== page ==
Further, the naxal violence dominates the mining belt. Mining is a significant proportion of India’s export basket. Mining requires land acquisition and it is not difficult to imagine that the unfairness in land acquisition maybe be one of root causes of the naxal violence.

Moving on from root cause, it is useful think about the organisational structure of these organisation. It seems that there is a very dedicated upper management cadre that guides the naxal movement. What is also striking is that there is no branding in terms of the name. There seems to be significant amount of decentralisation in the actual execution of the violence. At the local level, there seems to be a local coalition of people, some with clear criminal intent, that seems to act like the psuedo-state at the local level in the absence of effective local government machinery. This local coalition seems to get material support from the upper management, yet it does not have the rigid organisational structure that we associate with terrorist organisation in the 70s and 80s. As a result, the movement can lose the local organisational structure and yet preserve its upper management that goes on to create other local organisation structures. Peter Bergen in his 2001 book Holy War, Inc. claims that it is exactly the strategy made it so difficult to penetrate Al-Qaeda. He claims that in Al-Qaeda information flows down but does not flow up. As a result it is very difficult to the pin down the upper management of Al-Qaeda.

The other interesting element seems to be that hitherto the funding for the naxal movement has been very local. There is no evidence as yet that there is any flow of resources either from outside the India or from institutions within the country. The arms naxal movement uses are the ones captured from the police. In their attacks, they have often targeted places which would give them access to resources that they can use to perpetrate more violence. Recall the attack on Nalco’s Daman Jodi mines in 2009.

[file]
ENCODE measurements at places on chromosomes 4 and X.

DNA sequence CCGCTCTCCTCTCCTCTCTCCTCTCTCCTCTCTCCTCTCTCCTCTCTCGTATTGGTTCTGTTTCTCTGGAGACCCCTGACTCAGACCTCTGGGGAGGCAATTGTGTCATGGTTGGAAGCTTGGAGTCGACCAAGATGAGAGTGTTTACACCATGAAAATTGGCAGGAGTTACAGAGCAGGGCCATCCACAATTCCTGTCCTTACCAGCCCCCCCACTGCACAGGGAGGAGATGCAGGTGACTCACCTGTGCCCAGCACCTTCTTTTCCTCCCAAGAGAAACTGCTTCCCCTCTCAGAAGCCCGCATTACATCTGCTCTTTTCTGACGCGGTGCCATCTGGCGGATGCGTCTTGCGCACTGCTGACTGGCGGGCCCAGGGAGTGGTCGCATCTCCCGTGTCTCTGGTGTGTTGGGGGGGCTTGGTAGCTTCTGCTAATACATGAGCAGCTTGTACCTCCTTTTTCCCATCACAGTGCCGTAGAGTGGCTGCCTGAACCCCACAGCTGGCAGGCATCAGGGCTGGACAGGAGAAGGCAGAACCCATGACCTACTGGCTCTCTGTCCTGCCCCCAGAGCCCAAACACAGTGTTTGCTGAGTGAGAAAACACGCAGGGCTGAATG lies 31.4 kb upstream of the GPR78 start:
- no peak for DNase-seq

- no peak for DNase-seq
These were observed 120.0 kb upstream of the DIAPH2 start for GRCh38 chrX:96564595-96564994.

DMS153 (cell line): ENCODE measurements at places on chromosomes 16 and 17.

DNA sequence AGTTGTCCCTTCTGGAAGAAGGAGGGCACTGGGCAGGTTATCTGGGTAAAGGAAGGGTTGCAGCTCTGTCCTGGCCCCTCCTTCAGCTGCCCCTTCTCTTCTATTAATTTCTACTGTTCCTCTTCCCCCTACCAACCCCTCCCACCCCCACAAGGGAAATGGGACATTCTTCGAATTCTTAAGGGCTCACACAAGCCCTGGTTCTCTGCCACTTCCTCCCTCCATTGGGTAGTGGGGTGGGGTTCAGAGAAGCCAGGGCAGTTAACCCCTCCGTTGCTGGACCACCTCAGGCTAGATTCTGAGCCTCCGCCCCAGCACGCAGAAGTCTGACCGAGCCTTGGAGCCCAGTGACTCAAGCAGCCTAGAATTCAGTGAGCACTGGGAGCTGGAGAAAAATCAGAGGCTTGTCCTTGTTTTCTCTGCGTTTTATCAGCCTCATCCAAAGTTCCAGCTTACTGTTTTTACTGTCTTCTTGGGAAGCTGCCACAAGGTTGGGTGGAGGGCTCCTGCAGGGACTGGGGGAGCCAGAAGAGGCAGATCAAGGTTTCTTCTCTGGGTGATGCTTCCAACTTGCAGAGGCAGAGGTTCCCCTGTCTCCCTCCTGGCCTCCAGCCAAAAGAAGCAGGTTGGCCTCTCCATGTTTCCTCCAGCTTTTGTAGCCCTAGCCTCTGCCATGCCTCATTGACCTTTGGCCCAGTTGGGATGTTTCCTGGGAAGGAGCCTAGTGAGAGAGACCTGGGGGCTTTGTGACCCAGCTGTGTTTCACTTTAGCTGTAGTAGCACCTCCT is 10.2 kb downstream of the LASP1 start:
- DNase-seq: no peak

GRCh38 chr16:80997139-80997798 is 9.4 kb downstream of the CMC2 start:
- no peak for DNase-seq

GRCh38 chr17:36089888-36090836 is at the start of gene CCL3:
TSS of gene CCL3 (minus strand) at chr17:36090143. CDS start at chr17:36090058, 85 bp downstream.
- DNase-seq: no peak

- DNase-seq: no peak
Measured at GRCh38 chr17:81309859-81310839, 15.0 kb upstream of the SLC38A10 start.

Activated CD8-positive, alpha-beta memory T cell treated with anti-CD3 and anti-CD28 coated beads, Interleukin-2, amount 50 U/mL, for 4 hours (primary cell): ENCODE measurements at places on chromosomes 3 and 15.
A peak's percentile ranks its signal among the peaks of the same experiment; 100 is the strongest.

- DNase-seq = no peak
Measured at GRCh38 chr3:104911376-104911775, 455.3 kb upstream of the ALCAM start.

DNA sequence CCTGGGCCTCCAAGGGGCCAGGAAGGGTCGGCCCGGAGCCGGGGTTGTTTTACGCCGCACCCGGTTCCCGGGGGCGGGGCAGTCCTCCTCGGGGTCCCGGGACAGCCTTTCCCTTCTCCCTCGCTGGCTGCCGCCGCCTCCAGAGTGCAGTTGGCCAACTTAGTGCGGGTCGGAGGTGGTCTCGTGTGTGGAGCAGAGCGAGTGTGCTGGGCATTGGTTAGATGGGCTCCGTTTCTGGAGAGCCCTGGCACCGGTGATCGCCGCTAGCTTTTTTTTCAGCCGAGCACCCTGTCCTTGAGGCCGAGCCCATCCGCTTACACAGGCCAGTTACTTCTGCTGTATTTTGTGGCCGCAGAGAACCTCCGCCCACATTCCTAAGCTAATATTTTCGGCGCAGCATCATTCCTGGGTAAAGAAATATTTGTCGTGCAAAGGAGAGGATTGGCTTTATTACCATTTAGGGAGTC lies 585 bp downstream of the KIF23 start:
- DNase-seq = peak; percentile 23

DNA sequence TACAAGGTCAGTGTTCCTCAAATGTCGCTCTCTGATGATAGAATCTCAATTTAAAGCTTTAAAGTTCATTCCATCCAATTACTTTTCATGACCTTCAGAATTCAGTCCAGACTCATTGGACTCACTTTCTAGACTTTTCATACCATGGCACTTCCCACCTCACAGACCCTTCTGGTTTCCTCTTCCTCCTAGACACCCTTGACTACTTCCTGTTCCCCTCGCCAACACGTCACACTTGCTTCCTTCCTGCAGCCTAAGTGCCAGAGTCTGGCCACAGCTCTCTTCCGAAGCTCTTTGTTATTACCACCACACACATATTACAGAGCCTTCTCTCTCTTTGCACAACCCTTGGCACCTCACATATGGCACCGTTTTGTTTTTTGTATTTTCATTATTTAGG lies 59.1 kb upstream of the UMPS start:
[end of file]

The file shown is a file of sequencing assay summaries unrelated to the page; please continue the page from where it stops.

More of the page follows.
The current militaristic strategy seems futile. The strategy seems to be take on the problem locally through policing. Yet, it seems that breaking down the naxal coalition will involve the empowering the local administration and making them accountable to the local population. Of course that is easier said than done. Further, there needs to be some kind of national strategy that fights the problem both locally and nationally. The problem can be fought locally by strengthening the local administration through a combination of the state and non-state actors. The non-state actors could be given the responsibility of providing public goods. The state actors along with the local community become monitors and give signals that have an impact on the payoff to the non-state actors. Bolivia, through its social funds has implemented this kind of decentralised problem quite effective (See Faguet, 2004).

Of course, this on its own would not be enough. In any peaceful society, the state has a monopoly over violence. How peaceful the society is depends on how judicious the state is in using violence. The upper management of the naxal movement are competing very hard with the government to take over this role by using violence judiciously to protect the local population. Breaking down the upper management is critical, with the understanding that if the problems at the local level are not solved, a new upper management cadre would come up very soon to the replace the old management cadre.

Reference:
Bergen, Peter (2001). Holy war, Inc.: Inside the secret world of Osama bin Laden. Free Press.

Faguet, Jean-Paul (2004) Does decentralization increase responsiveness to local needs?: evidence from Bolivia. Journal of public economics, 88 (3-4).